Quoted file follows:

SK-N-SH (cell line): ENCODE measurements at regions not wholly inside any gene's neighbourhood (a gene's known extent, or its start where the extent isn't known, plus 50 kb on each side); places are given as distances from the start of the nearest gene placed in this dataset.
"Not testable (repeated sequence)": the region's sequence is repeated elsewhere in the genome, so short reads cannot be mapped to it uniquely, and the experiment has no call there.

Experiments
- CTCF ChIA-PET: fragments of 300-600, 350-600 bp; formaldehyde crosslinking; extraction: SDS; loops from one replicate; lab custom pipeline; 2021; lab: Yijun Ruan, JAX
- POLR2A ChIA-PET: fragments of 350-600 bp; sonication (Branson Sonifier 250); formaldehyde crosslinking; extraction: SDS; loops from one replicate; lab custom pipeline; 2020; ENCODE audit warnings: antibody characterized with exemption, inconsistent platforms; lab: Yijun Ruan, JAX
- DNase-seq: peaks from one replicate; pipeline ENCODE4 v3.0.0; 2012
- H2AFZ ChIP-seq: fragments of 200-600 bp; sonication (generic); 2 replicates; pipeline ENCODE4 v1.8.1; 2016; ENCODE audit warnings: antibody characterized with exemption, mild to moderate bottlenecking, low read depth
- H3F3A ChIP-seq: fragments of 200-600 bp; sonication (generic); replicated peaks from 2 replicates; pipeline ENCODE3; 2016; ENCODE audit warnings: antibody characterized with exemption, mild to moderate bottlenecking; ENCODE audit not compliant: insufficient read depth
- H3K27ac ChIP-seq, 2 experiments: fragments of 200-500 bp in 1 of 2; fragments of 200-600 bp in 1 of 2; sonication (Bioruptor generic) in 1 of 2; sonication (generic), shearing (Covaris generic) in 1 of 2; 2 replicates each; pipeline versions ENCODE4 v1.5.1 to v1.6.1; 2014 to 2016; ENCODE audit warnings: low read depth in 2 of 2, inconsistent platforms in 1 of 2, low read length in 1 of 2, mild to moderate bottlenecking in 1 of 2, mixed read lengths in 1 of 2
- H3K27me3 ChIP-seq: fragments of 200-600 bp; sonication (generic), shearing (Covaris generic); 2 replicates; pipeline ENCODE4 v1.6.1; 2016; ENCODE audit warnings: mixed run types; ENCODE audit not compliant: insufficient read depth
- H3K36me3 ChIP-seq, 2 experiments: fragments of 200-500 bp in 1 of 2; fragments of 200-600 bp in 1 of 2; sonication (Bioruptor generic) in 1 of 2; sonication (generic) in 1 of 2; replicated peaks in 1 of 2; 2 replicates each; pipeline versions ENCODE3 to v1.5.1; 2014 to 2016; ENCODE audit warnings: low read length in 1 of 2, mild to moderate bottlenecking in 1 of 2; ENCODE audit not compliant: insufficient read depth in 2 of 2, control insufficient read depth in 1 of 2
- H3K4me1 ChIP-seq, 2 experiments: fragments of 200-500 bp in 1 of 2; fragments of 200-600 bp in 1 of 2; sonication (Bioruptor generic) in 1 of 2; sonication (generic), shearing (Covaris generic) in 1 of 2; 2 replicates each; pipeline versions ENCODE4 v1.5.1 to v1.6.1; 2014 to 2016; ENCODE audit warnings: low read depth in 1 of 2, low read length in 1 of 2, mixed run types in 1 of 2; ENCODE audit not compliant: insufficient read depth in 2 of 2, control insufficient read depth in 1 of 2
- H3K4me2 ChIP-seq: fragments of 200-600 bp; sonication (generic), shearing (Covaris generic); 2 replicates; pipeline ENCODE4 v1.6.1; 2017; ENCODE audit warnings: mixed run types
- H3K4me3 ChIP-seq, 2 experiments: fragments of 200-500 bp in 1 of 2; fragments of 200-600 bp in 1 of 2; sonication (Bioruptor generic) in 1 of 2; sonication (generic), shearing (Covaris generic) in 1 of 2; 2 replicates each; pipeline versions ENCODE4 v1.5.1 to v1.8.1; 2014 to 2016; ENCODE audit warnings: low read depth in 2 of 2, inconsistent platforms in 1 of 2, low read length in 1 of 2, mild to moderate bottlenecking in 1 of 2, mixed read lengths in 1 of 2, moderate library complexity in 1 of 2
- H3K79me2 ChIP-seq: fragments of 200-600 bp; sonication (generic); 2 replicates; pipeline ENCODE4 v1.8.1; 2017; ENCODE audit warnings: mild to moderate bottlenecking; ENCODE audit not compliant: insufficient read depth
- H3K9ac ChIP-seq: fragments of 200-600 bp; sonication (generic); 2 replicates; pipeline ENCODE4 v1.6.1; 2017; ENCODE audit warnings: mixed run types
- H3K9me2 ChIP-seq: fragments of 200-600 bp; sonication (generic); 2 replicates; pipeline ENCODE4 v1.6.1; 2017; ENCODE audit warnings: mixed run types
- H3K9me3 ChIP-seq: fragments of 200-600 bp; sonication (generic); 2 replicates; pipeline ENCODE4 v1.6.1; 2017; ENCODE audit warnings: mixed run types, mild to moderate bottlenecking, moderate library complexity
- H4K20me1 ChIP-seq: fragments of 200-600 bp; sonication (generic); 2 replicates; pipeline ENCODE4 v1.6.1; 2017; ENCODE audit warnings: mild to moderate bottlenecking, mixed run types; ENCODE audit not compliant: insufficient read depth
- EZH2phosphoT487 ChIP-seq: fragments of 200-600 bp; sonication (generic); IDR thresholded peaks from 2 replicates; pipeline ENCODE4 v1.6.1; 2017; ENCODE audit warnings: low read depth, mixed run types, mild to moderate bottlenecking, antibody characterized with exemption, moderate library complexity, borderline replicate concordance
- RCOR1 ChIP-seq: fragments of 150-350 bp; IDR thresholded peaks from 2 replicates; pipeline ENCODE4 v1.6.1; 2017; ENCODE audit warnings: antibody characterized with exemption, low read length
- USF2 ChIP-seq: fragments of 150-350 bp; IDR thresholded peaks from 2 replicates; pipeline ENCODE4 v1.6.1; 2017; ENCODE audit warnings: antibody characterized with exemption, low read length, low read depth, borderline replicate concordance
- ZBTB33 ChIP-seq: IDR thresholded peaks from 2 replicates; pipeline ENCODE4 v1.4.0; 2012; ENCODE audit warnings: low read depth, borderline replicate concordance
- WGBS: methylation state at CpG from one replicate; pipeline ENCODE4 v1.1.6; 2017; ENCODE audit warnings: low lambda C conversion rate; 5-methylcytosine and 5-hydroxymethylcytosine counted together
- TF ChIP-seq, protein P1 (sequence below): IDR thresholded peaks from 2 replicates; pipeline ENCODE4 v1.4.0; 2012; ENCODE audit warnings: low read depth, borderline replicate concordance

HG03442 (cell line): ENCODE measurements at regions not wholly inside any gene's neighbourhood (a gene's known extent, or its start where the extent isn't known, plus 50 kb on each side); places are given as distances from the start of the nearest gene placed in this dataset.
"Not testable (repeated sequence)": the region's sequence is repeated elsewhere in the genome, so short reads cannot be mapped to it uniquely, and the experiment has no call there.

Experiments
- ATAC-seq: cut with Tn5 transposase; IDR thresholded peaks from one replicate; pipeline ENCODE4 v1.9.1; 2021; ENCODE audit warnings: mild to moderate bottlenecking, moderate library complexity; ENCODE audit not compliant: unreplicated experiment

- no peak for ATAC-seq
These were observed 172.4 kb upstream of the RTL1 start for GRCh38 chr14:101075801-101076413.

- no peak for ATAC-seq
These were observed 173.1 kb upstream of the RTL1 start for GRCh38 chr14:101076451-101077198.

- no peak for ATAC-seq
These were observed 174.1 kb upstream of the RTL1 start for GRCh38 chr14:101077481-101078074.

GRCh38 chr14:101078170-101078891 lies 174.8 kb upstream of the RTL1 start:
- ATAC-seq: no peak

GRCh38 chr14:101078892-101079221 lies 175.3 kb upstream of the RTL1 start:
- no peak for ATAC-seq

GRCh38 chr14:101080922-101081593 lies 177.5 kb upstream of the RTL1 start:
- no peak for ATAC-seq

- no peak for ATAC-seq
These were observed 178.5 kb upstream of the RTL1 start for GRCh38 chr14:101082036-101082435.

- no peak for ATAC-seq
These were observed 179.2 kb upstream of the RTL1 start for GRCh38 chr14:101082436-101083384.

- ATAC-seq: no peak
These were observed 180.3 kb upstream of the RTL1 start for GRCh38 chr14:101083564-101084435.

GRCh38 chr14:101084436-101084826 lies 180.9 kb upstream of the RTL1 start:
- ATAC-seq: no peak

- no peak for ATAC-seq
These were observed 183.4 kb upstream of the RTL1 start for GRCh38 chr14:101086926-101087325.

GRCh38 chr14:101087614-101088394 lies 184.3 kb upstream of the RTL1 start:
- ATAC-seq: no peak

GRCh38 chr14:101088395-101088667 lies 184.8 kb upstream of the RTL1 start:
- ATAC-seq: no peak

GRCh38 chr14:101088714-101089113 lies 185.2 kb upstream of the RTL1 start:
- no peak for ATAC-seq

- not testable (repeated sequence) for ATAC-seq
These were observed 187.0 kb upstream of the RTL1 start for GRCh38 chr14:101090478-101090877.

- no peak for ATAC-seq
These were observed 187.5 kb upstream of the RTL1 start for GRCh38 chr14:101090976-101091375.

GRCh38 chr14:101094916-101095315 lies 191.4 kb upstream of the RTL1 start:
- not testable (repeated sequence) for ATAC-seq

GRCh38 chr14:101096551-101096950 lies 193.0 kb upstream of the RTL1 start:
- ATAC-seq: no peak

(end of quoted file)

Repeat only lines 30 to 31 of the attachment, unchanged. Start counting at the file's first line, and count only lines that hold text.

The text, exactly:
- no peak for ATAC-seq
These were observed 172.4 kb upstream of the RTL1 start for GRCh38 chr14:101075801-101076413.